Novak ‘Djoker’ Djokovic falls right off the role model rack
Whole New Ball Game: He believes in science when it helps him win, but forget vaccines
Novak Djokovic is running out of time to break Roger Federer’s record. Photograph: Getty Images
The curse, at least, has been consistent. Almost every sportsperson I’ve ever been drawn to has, role model wise, been a stinker. The Hurricane. Best. The Rocket. McEnroe. Keane. John Daly teeing off beer cans. Beefy and even now Nick Kyrgios F-bombing Centre Court.
It’s been a challenge finding a true paragon to back.
A cheerily shameless Michael Jordan in the compelling The Last Dance is a different kind of fall from grace, money and success his only God. Now Novak Djokovic has tumbled right off the tennis role model rack.
Djokovic has renounced science and is a signed up anti-vaxxer. For a guy who understands the physics of a tennis racquet and ball, it’s bounce on a court, the action of the court surface, the viscosity of the air and the effect that has on the ball travelling through space, denying vaccines is almost like disavowing all the science in tennis that made him.
Djokovic credits his success on the court to his nutritionist, who used the fruits of medical research to steer him away from the foods that caused him to be ill
For the multiple major winning player rejection of modern medicine has aligned him awkwardly alongside the Family Research Council and other conservative Christian groups who understand the 715 metres per second muzzle velocity of their AK47 will kill a bad guy from 300 yards but refuse to support the efficacy of vaccination.
Djoker - the nickname has real appeal now - believes in babies taking it on the chin when Rubella hits town and hands out free measles vouchers. Smallpox. Throw them into that swimming pool without water wings.
He believes in science when it helps him win at Wimbledon, Roland Garros or Flushing Meadow or survive the heat in Melbourne. He uses science to make him a better player. He knows a racquet’s power potential, just like a vaccine, is determined in the laboratory.
There they measure ball velocities and calculate the ratio of the outgoing bounce speed to its impact speed. All for him. Get this mouthful. Impact speed = ball speed + racquet speed. He understands the physics. He’s no fool.
Around 10 years ago the Serb was discovered to have coeliac disease, which means he is intolerant to gluten found in many grains. It is an auto-immune disease, which means that the body’s immune system attacks itself.
He credits his success on the court to his nutritionist, Igor Cetojevic, who used the fruits of medical research to steer him away from the foods that caused him to be ill. To conquer the world he stuck to vegetables, beans, white meat, fish, fruit, nuts, seeds and healthy oils.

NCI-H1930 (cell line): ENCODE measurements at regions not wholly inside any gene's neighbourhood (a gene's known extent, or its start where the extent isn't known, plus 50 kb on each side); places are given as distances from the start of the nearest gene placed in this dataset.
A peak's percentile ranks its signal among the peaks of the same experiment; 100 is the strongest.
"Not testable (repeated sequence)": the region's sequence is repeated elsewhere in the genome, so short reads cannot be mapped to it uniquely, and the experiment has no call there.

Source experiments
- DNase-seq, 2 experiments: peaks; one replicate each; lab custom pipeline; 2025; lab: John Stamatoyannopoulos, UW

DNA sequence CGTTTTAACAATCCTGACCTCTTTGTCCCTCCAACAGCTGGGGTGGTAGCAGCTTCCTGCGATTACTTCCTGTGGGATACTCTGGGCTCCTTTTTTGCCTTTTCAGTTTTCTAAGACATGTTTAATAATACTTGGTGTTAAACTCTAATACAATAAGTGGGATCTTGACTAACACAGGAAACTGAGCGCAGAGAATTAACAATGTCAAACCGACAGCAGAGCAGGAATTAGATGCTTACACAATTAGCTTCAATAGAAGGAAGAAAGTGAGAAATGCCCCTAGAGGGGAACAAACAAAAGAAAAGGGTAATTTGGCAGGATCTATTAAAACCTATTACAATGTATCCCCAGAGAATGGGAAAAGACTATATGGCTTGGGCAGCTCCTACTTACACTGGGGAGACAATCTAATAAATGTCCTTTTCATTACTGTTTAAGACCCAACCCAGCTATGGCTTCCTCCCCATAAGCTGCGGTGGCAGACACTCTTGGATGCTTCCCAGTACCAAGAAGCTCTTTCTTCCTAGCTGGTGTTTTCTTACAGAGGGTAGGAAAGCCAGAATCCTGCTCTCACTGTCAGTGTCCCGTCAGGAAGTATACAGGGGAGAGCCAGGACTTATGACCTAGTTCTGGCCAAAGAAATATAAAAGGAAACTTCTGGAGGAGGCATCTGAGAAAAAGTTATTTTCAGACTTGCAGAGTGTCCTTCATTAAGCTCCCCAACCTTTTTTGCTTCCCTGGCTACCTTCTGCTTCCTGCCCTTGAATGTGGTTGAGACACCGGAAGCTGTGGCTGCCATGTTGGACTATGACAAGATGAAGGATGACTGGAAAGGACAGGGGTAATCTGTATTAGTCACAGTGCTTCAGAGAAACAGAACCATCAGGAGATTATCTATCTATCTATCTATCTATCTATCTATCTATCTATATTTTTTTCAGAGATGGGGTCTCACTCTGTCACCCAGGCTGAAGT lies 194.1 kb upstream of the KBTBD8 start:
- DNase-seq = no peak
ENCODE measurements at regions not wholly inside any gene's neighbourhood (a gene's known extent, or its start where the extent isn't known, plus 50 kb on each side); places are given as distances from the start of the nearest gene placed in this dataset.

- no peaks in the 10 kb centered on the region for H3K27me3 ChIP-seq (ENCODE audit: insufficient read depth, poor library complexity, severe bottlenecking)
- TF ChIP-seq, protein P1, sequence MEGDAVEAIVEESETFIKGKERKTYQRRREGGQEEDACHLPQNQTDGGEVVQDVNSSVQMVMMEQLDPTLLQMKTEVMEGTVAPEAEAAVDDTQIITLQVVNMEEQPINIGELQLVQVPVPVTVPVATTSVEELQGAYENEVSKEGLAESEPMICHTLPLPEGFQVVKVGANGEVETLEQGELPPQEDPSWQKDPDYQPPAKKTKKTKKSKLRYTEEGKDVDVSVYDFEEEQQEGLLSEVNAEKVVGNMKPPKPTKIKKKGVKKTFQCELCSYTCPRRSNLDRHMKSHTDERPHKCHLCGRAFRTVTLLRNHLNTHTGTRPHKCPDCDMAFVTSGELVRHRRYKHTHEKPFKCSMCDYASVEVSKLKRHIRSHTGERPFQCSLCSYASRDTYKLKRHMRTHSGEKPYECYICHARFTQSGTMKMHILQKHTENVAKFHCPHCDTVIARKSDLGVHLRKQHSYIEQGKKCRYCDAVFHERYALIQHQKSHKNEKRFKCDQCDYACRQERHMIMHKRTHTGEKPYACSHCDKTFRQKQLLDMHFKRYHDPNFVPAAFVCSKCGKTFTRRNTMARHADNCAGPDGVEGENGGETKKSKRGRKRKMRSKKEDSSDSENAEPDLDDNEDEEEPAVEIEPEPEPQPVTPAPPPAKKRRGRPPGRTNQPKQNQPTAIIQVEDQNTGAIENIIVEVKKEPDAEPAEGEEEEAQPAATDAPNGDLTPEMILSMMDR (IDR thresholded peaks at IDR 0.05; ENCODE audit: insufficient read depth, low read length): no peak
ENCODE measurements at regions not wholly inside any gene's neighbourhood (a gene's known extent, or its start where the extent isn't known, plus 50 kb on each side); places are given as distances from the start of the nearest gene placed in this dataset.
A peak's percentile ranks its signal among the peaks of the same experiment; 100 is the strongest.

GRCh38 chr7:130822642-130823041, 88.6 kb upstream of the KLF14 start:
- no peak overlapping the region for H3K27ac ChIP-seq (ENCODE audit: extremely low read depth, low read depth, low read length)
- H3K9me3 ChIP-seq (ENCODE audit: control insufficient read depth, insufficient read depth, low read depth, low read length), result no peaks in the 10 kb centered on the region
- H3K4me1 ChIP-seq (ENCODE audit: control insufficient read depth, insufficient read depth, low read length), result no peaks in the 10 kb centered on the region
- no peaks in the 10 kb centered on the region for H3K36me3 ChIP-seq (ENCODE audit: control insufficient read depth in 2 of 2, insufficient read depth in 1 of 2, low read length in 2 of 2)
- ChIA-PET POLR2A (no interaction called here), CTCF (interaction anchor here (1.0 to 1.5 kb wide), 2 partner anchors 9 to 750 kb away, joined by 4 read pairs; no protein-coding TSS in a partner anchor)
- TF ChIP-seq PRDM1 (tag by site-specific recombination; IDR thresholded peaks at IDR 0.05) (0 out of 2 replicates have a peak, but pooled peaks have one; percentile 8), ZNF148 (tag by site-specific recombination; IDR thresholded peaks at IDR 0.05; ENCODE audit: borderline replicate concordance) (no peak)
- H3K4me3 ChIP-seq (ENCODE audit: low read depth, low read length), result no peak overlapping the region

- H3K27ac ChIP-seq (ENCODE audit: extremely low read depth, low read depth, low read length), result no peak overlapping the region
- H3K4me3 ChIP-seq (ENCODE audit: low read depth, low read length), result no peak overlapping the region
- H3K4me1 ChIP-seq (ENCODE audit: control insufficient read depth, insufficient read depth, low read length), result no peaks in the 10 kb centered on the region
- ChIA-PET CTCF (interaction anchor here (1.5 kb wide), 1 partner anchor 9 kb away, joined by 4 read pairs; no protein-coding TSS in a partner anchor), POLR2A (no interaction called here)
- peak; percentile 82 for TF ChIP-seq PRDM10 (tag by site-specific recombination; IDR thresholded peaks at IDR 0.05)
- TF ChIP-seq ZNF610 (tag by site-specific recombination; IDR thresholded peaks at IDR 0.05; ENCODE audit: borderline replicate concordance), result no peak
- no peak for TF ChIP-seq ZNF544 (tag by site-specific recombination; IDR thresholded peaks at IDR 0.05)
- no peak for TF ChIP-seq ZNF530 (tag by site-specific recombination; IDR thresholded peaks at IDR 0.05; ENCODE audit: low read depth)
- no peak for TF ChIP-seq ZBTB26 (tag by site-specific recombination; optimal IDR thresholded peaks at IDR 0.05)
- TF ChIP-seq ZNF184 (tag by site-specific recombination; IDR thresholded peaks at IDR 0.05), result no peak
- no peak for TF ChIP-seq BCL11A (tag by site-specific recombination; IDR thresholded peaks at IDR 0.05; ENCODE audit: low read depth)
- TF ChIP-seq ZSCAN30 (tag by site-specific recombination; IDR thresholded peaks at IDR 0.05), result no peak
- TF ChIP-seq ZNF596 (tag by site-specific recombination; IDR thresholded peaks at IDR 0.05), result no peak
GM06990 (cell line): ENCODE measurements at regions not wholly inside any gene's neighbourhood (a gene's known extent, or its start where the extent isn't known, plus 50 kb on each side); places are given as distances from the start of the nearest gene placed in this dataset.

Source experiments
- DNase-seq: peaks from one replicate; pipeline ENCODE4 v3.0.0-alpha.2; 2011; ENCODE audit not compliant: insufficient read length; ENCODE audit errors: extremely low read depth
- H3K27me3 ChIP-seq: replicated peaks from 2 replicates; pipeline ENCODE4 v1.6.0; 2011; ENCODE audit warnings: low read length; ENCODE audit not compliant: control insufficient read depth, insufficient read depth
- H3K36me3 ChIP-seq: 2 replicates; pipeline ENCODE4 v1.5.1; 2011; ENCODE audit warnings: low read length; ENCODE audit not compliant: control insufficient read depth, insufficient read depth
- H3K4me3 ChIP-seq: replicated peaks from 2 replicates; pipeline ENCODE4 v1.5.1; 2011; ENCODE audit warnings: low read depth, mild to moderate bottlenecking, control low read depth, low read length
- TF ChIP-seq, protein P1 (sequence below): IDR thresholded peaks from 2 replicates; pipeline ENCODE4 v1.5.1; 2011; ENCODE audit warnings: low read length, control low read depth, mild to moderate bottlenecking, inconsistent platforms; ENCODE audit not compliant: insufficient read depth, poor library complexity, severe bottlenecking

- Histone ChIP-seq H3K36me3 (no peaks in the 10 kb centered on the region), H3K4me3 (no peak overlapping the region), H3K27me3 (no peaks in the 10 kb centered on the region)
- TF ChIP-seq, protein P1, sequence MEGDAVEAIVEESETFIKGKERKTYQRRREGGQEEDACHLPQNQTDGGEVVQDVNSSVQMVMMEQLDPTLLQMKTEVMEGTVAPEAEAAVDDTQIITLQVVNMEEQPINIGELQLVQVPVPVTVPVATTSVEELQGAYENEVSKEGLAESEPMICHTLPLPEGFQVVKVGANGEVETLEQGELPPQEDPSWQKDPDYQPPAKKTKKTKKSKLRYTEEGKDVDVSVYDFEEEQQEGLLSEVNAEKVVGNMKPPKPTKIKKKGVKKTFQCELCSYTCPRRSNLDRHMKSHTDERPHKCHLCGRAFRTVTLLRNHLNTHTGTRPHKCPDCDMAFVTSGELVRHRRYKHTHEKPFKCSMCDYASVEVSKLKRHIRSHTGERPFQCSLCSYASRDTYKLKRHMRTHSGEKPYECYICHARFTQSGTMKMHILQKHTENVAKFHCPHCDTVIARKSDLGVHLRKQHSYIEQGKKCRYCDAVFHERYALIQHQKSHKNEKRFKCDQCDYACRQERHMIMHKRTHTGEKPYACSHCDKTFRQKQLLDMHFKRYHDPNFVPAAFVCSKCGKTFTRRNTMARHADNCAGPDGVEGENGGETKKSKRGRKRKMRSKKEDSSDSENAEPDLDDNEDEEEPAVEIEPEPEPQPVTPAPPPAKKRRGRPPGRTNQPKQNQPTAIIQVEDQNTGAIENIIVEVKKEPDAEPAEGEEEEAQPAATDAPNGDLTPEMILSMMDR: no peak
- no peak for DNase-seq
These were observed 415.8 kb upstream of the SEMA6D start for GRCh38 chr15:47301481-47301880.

The interesting part now is what the Wimbledon champion will do when the ATP professional tour is back up and running
Djokovic has firsthand knowledge about ‘stuff’ going into his body, its impact, its value. But hell, you could put fire to his feet, hold him down and stuff him with bagels. All very uncomfortable. But not enough it appears to take a coronavirus vaccine.
In 2017 he met with the former Spanish professional Pepe Imaz, who runs a tennis school in Spain. Imaz took into account the philosophy of love and harmony in his tennis lessons. The training followed a spiritual methodology with his techniques also including ‘meditation’ and the ‘power of lengthy hugs.’ So Djokovic had a bit of that. But hugging up to a shot, no way.
The world number one has been grinding his teeth recently having come under fire from one of the Serbian government’s top scientists after saying he wouldn’t want to be inoculated against the novel coronavirus because he is “opposed to vaccination” when vaccination might just save sport as we know it.
During a recent Facebook live chat with other Serbian athletes he also said that he “wouldn’t want to be forced by someone to take a vaccine in order to travel.” It was in response to calls for tennis players to be vaccinated whenever the tennis season resumes - if there is a vaccine available by then.
Dr Predrag Kon - let’s just call him King Kon - an epidemiologist and part of the Serbian government’s effort to combat the virus, criticised Djokovic for creating “misconceptions” with his remarks.
“As one of Djokovic’s most loyal supporters, I wish I had had the opportunity to explain the importance and immense contribution of immunisations to the health of the population,” said Kon adding “it’s too late now - he’s created misconceptions.”
Djokovic - feeling some heat for being cast as, eh, not intellectual on the matter - responded to the New York Times. “I am no expert, but I do want to have an option to choose what’s best for my body,” he said. “I am keeping an open mind and I’ll continue to research on this topic because it is important and it will affect all of us. To be honest, just like the rest of the world I am a bit confused.”
More misconceptions. His research means Google it unless he is embarking on a personal phase one clinical study followed by Phase two, three and four trials. And the rest of the world is far from confused.
The interesting part now is what the Wimbledon champion will do when the ATP professional tour is back up and running. Summed up by former player Amelie Mauresmo as ‘people coming from all parts of the world by airplane to play in a tournament’, that kind of sumptuous Petra dish could present the anti-vaxxer with a dilemma.
He is three Grand Slams off equalling Roger Federer’s men’s record of 20 titles and more than five years younger than the Swiss. But time may be running out. He will be 33-years-old this month.
It proves another point. For a role model you can never be too old to set a bad or dangerous example.